This object is achieved according to the present invention in that immediately subsequent to the coating of the solution of hydrophile polymers with added active substances and further auxiliary substances, a stream of moderately warm air (30-50° C.) is passed over the material, whereafter the temperature is raised slightly (35-80° C.), finally followed by a reconditioning phase at 25-50C. The process rate is advantageously regulated such that an equilibrium relative humidity of 50-75%, preferably 60-68%, is maintained in all cases. By using rough-surface substrates, preferably thermoplasts of polypropylene, polyethylene, polyethylene terephthalate, polycarbonate, and laminates of these polymers, with polyethylene-coated paper being particularly preferred, it is effectively prevented that the later-produced single film pieces stick to each other in a stack.
The process according to the invention is applicable to any form of flat-shaped products—for example, for use as a food stuff, medicament or a cosmetic—which can be produced in a coating process from a mass which has been fluidized by solvents, especially water, and contains solid, hydrophile base substances and optionally further components.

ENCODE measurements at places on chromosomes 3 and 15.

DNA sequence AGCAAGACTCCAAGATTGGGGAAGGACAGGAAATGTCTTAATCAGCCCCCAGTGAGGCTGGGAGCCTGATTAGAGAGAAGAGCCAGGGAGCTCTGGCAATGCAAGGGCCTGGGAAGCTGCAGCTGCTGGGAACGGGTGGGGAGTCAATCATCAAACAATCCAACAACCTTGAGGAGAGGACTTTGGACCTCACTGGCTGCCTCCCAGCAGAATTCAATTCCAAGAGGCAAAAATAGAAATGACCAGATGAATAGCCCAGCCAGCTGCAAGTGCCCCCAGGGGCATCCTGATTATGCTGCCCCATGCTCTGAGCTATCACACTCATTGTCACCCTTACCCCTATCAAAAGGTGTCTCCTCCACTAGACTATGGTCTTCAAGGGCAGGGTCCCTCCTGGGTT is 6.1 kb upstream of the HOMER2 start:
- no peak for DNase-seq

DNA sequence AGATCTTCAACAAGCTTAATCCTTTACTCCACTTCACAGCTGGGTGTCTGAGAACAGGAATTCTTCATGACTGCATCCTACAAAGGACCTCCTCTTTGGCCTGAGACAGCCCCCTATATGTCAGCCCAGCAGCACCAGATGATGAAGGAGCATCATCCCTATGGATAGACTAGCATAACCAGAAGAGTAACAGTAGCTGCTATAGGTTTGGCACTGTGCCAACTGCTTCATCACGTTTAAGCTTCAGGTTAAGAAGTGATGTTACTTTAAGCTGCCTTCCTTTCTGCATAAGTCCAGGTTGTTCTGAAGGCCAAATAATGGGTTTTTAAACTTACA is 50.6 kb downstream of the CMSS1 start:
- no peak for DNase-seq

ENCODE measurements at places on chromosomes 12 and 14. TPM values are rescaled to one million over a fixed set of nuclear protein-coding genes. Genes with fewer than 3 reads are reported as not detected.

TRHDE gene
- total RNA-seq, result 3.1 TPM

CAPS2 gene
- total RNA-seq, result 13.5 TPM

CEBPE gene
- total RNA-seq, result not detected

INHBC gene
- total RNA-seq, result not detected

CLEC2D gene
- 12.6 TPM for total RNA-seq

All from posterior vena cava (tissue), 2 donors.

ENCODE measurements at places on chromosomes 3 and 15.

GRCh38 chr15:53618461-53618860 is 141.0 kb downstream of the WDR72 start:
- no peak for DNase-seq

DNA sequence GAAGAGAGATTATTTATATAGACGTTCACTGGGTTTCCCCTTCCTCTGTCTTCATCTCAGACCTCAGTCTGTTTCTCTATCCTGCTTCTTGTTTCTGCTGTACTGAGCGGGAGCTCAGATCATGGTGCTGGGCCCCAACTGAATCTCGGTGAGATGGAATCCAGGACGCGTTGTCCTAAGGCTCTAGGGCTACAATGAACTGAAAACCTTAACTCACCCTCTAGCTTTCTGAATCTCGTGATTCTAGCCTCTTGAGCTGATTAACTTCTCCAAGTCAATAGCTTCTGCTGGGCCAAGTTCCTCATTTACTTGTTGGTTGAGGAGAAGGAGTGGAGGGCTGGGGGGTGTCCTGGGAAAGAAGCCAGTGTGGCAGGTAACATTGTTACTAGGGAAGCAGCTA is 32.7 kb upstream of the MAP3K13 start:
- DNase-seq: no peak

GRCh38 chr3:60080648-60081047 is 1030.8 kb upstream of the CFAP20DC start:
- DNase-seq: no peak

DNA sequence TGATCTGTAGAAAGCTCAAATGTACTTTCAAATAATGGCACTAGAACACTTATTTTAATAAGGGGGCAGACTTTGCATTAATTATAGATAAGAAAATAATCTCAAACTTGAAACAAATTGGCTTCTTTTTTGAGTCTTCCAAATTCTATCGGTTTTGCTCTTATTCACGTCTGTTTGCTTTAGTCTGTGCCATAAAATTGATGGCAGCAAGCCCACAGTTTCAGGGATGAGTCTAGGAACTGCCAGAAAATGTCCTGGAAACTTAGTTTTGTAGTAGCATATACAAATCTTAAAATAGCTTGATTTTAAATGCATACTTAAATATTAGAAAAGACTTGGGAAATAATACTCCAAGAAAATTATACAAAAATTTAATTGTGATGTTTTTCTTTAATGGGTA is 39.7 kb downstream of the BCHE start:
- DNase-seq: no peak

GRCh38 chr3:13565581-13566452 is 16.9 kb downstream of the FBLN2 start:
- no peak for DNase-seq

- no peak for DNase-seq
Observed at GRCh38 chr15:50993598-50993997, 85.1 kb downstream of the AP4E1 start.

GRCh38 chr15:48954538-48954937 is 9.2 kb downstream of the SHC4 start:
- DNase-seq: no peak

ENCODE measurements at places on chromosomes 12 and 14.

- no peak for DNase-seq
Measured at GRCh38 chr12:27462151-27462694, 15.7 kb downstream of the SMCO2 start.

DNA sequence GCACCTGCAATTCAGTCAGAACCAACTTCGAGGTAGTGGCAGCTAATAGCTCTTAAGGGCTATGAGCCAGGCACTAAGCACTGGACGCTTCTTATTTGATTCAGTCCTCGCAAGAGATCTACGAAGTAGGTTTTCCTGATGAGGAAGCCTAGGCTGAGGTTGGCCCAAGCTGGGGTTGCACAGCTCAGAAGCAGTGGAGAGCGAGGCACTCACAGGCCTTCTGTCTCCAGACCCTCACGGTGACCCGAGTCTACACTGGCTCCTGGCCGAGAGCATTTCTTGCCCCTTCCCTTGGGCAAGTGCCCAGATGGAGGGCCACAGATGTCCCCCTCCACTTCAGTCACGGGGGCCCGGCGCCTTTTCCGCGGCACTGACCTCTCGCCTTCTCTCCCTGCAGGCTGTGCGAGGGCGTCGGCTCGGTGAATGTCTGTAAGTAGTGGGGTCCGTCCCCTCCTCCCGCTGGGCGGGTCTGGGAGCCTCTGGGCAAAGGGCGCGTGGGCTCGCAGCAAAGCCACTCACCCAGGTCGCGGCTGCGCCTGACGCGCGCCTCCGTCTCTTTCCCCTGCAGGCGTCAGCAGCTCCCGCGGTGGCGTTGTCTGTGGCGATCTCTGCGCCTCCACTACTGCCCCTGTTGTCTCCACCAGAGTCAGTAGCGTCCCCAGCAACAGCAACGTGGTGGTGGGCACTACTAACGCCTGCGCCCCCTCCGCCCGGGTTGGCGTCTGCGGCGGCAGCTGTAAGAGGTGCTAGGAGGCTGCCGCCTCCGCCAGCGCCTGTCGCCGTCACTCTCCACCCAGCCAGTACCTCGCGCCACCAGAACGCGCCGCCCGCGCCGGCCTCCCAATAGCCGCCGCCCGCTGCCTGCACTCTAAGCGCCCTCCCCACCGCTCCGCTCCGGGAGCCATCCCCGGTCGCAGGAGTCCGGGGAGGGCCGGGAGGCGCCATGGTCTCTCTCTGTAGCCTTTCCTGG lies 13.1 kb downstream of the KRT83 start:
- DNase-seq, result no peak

These hydrophile base substances may be polymers such as starch and its derivatives, agar-agar, gelatine, cellulose and cellulose derivatives, alginic acid, galactogluco-mannan, carrageen, other vegetable gums permitted for the respective field of application, pullulan and other glucans, dextrane, and polyvinylpyrrolidone, polyvinyl alcohol or polyacrylic acid homopolymers and copolymers. The polyvinyl alcohol used is advantageously a partially hydrolised form wherein between 1 and 20%, especially preferred: approximately 12%, of the hydroxyl groups are replaced by acetyl groups.
The process according to the invention is effective in particular with problematic masses containing high portions of pullulan, carrageen or cellulose esters.
Hydrophile additives of small molecular weight may also be employed, as structure-forming agents; these mostly serve to achieve application-specific objects. Possible additives are, inter alia, sugar, sugar alcohols, sugar substitutes, organic acids, polyethylene glycol.
Solid substances which due to their poor solubility do not form a molecular-disperse mixture or solution in the base material may also be contained. Suitable substances are, for example, carbonates, phosphates, silicates, or sulfates of the alkali earth metals, zinc oxide, titanium oxide or other colour pigments, talcum, lactose, cyclodextrins or starch and starch derivatives, as far as they form their own, solid, disperse phase in the final product.